AS we approach the New Year, we are encouraged by the media to reflect on the past year and to plan for the year ahead – and our plans may well take the form of “New Year resolutions."

For many people of faith, this process of reflection and planning becomes a form of prayer.

We pray to express our thankfulness for the good experiences of the past year – the love, the joy, the examples of devoted service during difficult times.

Sometimes, we pray for forgiveness: we think regretfully of our past failings, and we try to come to terms with these so that we can feel forgiven and live more purposefully.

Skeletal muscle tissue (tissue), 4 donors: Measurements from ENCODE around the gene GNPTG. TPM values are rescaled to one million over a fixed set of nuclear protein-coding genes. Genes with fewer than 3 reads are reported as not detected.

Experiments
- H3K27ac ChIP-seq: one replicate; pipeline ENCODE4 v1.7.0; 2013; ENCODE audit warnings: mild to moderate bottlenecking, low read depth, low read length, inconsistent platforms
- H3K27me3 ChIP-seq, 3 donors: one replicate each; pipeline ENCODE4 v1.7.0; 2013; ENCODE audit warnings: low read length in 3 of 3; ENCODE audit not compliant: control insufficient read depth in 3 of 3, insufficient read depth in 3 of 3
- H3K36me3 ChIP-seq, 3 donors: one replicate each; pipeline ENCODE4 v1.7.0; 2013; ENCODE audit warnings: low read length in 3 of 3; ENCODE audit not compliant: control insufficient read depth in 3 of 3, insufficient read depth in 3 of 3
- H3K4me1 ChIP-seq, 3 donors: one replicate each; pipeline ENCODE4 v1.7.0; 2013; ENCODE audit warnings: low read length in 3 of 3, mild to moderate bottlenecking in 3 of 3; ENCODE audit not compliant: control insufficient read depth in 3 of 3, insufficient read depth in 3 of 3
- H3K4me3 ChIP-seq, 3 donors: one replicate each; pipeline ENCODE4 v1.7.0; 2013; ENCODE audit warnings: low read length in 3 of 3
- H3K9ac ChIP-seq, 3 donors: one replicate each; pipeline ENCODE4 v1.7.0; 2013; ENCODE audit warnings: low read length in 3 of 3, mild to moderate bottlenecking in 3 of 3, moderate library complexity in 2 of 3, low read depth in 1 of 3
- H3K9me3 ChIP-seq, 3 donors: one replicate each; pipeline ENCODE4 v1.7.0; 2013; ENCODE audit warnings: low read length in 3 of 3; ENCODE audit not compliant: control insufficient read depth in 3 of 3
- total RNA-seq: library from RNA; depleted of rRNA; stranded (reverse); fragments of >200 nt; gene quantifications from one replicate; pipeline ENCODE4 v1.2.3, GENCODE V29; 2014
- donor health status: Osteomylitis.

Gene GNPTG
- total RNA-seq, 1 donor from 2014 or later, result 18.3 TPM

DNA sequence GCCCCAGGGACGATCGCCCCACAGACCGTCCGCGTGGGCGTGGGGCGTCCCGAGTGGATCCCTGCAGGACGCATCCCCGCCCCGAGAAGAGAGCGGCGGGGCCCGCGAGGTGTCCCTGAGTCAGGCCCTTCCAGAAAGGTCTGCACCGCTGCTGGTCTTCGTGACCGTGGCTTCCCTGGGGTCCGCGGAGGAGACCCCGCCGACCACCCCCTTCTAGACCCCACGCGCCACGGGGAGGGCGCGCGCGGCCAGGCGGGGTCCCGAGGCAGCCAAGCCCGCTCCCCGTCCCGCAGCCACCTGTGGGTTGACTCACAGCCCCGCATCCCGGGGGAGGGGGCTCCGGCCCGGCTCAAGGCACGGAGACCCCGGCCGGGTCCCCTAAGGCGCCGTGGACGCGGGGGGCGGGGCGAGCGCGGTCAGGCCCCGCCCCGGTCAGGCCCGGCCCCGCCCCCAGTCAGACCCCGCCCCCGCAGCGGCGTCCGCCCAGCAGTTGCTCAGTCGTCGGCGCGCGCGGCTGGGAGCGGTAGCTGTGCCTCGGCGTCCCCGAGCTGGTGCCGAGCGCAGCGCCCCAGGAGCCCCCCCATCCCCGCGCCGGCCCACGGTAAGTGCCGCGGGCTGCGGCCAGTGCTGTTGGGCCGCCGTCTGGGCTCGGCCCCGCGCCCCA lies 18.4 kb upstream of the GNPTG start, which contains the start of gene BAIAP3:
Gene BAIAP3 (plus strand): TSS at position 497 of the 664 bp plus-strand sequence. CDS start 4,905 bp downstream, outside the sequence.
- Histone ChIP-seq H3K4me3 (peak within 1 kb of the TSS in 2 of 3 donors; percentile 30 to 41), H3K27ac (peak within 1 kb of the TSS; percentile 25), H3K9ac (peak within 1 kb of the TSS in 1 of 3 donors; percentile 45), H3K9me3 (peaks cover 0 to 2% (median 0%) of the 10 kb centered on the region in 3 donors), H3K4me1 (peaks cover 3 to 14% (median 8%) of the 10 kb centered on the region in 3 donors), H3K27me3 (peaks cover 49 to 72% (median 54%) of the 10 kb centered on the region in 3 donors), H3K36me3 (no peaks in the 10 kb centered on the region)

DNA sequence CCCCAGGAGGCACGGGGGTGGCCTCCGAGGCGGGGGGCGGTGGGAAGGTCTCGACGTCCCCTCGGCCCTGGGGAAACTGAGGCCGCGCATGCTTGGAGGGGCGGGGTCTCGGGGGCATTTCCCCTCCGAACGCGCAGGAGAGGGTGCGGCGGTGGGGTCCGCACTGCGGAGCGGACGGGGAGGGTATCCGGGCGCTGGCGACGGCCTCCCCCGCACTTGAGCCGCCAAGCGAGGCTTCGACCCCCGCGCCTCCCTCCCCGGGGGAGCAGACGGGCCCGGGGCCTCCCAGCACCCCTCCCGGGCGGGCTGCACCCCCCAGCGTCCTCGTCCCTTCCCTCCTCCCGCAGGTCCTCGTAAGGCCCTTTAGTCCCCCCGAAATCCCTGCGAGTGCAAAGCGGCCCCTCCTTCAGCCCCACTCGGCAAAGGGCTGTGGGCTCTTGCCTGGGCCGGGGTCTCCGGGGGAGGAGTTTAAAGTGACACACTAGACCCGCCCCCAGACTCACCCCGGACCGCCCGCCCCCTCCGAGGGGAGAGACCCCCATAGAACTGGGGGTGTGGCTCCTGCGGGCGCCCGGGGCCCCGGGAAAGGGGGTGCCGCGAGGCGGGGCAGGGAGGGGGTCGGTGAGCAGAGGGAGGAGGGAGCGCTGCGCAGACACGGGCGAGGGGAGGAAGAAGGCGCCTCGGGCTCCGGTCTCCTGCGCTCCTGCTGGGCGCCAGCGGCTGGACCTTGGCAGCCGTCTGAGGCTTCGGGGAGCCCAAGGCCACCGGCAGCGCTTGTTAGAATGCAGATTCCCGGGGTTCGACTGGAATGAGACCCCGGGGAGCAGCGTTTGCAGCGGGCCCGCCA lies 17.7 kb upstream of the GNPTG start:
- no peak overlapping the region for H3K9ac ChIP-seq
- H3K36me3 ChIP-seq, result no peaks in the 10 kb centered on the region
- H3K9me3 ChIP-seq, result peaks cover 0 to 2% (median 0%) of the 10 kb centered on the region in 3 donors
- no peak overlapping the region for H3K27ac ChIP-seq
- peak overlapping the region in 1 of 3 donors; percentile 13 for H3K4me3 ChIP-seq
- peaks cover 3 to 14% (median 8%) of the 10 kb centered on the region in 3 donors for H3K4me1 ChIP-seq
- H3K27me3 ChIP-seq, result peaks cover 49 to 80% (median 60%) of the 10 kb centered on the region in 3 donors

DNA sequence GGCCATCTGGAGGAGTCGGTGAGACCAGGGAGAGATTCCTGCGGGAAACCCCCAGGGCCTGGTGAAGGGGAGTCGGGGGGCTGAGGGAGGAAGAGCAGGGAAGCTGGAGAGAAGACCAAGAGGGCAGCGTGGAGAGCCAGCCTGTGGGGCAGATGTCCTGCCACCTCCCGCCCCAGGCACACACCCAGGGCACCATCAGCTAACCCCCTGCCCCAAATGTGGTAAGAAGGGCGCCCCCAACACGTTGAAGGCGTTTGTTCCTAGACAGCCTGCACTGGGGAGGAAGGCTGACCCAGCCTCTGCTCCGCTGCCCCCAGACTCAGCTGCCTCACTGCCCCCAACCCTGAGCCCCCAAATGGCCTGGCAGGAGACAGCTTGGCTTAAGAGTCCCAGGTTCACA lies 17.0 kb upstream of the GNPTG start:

Probably most often, our prayers are asking prayers -a mixture of concern, hope and aspiration for ourselves, our communities, and the world.

It is surely right that such prayers of aspiration should become resolutions:

inspiring us to do something about our concerns is an obvious way in which prayer is effective.

But the Gospel stories of Christmas are based on responsiveness rather than assertiveness.

Whatever plans Mary and Joseph may have had for their lives were thrown into disarray; yet they responded whole-heartedly to unforeseen challenges. Perhaps, in the context of climate change, a continuing pandemic and economic uncertainty, our resolutions need to be in that spirit.

Listing all the things we want to achieve may well be a recipe for failure; but a resolution to respond lovingly and positively whenever and wherever we can may be exactly what the world needs from us in 2022.

Alvene and John Costello

Carver Uniting Church